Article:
12. WL113

    WL113 Member

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    Often see symbolic messages in TD berths to mark events such as Signal Box closures etc.

    today Old Oak Common depot closed with due honours. OOC.jpg OOC.jpg OOC.jpg OOC.jpg
     
  13. AMD

    AMD Member

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    And a recent one when a 142 decided to die on us.
     

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  14. crosscity

    crosscity Member

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    This is a bit sad. All closed.jpg
    This is a screenshot from 'Railcam' taken on Sat 20 Oct 2018 at 00:42. It shows messages from Milner Royd and Halifax signalboxes to York ROC after the very last trains had passed and the L&Y manual boxes closed for good.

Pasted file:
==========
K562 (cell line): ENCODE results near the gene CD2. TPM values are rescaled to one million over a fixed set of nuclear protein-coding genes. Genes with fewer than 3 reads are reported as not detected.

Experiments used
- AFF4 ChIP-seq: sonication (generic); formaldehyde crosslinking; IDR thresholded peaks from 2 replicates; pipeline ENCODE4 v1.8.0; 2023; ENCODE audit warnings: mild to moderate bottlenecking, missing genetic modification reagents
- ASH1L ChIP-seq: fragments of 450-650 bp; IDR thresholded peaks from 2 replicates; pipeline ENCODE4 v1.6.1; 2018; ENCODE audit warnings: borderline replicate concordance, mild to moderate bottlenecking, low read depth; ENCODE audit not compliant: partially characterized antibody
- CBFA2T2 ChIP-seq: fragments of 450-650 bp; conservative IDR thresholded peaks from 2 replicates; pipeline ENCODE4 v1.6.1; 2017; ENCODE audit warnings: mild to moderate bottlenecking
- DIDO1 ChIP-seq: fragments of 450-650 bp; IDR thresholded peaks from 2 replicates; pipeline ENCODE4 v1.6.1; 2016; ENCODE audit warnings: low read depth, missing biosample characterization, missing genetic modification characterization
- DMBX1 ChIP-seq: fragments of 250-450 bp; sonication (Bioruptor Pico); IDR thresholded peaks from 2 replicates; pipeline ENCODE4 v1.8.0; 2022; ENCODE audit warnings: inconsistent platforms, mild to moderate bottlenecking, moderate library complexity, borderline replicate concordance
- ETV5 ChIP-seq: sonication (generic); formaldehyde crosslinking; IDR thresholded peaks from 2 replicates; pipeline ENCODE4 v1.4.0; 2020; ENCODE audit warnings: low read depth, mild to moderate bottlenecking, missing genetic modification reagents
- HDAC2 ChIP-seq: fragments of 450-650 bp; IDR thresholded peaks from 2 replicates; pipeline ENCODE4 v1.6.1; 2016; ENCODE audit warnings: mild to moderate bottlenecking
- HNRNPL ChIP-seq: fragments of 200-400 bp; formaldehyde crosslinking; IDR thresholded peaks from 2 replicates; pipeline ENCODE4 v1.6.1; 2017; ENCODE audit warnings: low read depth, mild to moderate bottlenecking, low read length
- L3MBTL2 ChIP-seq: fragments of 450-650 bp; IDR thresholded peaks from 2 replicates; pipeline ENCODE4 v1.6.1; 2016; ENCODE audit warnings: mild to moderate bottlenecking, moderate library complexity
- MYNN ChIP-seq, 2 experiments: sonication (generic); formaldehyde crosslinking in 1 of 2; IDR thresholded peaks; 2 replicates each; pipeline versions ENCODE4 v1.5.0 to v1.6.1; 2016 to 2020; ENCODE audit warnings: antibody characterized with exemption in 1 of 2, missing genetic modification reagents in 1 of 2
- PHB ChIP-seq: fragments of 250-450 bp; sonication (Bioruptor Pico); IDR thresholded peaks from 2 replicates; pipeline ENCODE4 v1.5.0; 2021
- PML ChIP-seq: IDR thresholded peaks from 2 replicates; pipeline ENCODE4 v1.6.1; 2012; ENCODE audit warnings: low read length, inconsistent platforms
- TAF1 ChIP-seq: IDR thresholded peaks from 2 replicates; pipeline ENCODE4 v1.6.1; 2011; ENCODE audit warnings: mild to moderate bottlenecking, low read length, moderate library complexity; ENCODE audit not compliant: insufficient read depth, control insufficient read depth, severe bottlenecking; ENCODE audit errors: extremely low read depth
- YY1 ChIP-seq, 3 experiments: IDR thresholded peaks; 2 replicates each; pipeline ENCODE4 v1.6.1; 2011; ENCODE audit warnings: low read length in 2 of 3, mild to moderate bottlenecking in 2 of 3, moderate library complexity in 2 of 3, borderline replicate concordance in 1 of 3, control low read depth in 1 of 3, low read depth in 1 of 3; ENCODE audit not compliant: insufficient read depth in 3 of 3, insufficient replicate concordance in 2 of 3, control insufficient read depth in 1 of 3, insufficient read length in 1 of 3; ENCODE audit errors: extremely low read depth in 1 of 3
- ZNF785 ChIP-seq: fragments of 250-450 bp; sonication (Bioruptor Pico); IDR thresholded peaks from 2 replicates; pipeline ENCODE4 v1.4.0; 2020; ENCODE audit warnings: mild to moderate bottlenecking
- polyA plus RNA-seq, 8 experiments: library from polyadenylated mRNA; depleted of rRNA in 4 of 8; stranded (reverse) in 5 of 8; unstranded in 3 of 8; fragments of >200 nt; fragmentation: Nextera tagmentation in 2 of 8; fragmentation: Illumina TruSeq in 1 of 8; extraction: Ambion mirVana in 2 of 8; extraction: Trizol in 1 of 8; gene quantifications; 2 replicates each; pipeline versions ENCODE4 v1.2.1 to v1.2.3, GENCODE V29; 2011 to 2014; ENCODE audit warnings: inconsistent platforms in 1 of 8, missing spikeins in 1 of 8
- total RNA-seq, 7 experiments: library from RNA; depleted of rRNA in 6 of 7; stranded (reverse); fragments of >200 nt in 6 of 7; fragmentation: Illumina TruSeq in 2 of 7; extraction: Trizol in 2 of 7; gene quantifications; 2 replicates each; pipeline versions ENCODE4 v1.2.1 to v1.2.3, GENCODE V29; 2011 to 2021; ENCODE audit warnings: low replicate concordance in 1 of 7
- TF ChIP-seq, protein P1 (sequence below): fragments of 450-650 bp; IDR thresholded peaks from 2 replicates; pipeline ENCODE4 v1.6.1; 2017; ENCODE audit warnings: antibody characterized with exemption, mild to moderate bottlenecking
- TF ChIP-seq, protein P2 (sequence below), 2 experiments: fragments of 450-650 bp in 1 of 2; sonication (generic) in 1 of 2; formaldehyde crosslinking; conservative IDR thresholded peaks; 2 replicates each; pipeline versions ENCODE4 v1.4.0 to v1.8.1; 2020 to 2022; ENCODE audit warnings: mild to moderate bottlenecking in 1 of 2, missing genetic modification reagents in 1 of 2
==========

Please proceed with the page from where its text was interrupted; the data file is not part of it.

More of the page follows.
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  15. AlexNL

    AlexNL Established Member

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    Spotted this one (Local Control?) around West Ealing:

    upload_2018-12-10_3-21-5.png
     
  16. _toommm_

    _toommm_ Established Member

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    Quite a busy one at Stockport last night:

    Screenshot_20181210-185156_Chrome.jpg
     
  17. TheEdge

    TheEdge Established Member

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    That's not busy, that's a simple station block under a T3 possession.

    This is why people need to understand what these are.
     
  18. _toommm_

    _toommm_ Established Member

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    I perfectly understand what it is - I was referring to the fact that there was a lot of late running if I remember correctly so the station was quite busy.